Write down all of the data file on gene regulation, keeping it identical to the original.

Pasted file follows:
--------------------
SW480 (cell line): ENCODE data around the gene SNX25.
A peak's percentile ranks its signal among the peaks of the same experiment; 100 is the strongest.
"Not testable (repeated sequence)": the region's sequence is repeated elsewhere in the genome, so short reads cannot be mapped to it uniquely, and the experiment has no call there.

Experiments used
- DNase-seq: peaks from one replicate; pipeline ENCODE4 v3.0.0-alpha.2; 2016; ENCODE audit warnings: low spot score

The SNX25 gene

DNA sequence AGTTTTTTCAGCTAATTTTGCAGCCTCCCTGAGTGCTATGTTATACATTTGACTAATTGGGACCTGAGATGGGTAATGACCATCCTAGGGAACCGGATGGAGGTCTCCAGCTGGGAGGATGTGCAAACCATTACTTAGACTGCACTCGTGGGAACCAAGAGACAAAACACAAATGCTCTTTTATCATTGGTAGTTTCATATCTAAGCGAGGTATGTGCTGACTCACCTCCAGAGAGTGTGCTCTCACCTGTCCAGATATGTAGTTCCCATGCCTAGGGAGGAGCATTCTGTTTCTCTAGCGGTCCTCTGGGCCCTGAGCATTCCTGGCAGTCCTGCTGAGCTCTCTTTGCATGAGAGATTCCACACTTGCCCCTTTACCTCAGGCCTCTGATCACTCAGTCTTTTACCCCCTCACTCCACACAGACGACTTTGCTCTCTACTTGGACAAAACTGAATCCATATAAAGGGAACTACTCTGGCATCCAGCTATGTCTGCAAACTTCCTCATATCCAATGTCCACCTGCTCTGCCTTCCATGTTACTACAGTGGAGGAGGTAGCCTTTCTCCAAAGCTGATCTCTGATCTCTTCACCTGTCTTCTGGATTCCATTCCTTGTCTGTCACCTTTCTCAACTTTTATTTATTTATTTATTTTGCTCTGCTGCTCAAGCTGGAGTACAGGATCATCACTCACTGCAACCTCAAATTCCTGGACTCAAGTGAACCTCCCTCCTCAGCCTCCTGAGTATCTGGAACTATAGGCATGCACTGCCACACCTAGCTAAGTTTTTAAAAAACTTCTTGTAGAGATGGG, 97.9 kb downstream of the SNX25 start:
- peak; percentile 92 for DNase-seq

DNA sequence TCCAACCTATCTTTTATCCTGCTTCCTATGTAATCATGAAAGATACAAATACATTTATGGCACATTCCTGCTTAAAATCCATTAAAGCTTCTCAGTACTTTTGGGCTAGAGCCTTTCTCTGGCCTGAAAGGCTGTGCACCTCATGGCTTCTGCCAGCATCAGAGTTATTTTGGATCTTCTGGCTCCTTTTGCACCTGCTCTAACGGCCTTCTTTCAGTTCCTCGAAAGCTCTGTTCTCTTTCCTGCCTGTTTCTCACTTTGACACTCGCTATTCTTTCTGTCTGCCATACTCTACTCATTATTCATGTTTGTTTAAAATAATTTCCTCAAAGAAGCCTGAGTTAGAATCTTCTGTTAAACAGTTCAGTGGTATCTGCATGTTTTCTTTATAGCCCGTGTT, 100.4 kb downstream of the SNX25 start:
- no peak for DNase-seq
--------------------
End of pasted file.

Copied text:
SW480 (cell line): ENCODE data around the gene SNX25.
A peak's percentile ranks its signal among the peaks of the same experiment; 100 is the strongest.
"Not testable (repeated sequence)": the region's sequence is repeated elsewhere in the genome, so short reads cannot be mapped to it uniquely, and the experiment has no call there.

Experiments used
- DNase-seq: peaks from one replicate; pipeline ENCODE4 v3.0.0-alpha.2; 2016; ENCODE audit warnings: low spot score

The SNX25 gene

DNA sequence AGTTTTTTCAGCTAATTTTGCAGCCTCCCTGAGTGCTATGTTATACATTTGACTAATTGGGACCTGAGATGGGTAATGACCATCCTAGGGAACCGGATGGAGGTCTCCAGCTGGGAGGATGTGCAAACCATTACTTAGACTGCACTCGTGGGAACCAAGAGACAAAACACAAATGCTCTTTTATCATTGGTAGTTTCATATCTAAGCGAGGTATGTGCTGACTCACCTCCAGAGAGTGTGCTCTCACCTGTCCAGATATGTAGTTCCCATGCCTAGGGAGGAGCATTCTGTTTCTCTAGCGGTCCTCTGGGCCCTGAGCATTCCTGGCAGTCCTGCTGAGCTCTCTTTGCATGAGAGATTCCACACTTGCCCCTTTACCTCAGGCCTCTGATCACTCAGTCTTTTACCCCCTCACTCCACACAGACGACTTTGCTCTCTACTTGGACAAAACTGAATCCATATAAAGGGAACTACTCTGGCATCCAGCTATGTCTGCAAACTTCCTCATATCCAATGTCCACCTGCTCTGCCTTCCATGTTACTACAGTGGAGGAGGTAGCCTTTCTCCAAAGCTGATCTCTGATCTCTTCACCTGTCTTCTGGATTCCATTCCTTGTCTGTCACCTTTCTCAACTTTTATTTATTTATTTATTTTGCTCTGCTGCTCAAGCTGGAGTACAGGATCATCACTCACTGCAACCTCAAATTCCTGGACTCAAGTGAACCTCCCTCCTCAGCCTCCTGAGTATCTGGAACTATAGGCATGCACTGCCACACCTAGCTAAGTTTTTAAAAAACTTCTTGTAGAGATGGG, 97.9 kb downstream of the SNX25 start:
- peak; percentile 92 for DNase-seq

DNA sequence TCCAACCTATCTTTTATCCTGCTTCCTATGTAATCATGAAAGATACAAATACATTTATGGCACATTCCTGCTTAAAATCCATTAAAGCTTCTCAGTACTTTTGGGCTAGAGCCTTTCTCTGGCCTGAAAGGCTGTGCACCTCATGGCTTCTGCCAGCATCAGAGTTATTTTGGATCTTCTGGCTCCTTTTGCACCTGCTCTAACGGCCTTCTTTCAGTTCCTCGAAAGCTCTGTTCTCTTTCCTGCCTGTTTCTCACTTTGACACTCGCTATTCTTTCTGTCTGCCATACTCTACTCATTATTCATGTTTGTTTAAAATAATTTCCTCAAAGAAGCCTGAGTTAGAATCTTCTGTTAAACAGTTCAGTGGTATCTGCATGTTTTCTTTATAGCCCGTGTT, 100.4 kb downstream of the SNX25 start:
- no peak for DNase-seq